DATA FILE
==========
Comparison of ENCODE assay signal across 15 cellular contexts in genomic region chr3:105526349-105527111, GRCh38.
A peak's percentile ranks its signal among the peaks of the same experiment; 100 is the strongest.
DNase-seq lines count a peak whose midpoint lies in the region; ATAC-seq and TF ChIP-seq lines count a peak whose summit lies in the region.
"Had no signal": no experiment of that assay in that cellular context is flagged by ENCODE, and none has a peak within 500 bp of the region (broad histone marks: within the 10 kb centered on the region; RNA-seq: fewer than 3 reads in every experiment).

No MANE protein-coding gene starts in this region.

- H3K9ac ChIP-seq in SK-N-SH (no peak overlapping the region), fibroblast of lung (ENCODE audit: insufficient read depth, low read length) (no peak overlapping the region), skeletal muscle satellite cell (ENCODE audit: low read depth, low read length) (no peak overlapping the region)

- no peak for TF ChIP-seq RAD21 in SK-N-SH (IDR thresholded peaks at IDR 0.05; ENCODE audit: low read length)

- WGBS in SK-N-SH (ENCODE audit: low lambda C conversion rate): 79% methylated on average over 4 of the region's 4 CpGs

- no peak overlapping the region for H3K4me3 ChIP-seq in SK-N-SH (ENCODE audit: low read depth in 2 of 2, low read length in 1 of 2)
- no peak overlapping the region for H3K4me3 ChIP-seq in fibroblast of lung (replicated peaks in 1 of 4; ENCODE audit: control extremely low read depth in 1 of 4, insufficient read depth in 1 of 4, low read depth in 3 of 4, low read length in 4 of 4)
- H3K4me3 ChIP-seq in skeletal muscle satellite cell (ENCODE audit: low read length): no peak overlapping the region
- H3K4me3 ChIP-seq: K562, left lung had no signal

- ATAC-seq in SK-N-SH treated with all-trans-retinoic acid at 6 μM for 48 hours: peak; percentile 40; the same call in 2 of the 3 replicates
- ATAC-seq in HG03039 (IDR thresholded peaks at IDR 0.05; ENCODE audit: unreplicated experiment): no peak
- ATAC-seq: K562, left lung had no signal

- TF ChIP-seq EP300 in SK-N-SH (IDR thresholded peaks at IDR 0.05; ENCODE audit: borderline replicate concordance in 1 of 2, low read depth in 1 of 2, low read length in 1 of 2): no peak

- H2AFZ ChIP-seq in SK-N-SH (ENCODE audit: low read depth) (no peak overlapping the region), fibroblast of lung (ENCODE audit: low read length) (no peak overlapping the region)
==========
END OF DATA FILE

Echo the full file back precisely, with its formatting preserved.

Comparison of ENCODE assay signal across 15 cellular contexts in genomic region chr3:105526349-105527111, GRCh38.
A peak's percentile ranks its signal among the peaks of the same experiment; 100 is the strongest.
DNase-seq lines count a peak whose midpoint lies in the region; ATAC-seq and TF ChIP-seq lines count a peak whose summit lies in the region.
"Had no signal": no experiment of that assay in that cellular context is flagged by ENCODE, and none has a peak within 500 bp of the region (broad histone marks: within the 10 kb centered on the region; RNA-seq: fewer than 3 reads in every experiment).

No MANE protein-coding gene starts in this region.

- H3K9ac ChIP-seq in SK-N-SH (no peak overlapping the region), fibroblast of lung (ENCODE audit: insufficient read depth, low read length) (no peak overlapping the region), skeletal muscle satellite cell (ENCODE audit: low read depth, low read length) (no peak overlapping the region)

- no peak for TF ChIP-seq RAD21 in SK-N-SH (IDR thresholded peaks at IDR 0.05; ENCODE audit: low read length)

- WGBS in SK-N-SH (ENCODE audit: low lambda C conversion rate): 79% methylated on average over 4 of the region's 4 CpGs

- no peak overlapping the region for H3K4me3 ChIP-seq in SK-N-SH (ENCODE audit: low read depth in 2 of 2, low read length in 1 of 2)
- no peak overlapping the region for H3K4me3 ChIP-seq in fibroblast of lung (replicated peaks in 1 of 4; ENCODE audit: control extremely low read depth in 1 of 4, insufficient read depth in 1 of 4, low read depth in 3 of 4, low read length in 4 of 4)
- H3K4me3 ChIP-seq in skeletal muscle satellite cell (ENCODE audit: low read length): no peak overlapping the region
- H3K4me3 ChIP-seq: K562, left lung had no signal

- ATAC-seq in SK-N-SH treated with all-trans-retinoic acid at 6 μM for 48 hours: peak; percentile 40; the same call in 2 of the 3 replicates
- ATAC-seq in HG03039 (IDR thresholded peaks at IDR 0.05; ENCODE audit: unreplicated experiment): no peak
- ATAC-seq: K562, left lung had no signal

- TF ChIP-seq EP300 in SK-N-SH (IDR thresholded peaks at IDR 0.05; ENCODE audit: borderline replicate concordance in 1 of 2, low read depth in 1 of 2, low read length in 1 of 2): no peak

- H2AFZ ChIP-seq in SK-N-SH (ENCODE audit: low read depth) (no peak overlapping the region), fibroblast of lung (ENCODE audit: low read length) (no peak overlapping the region)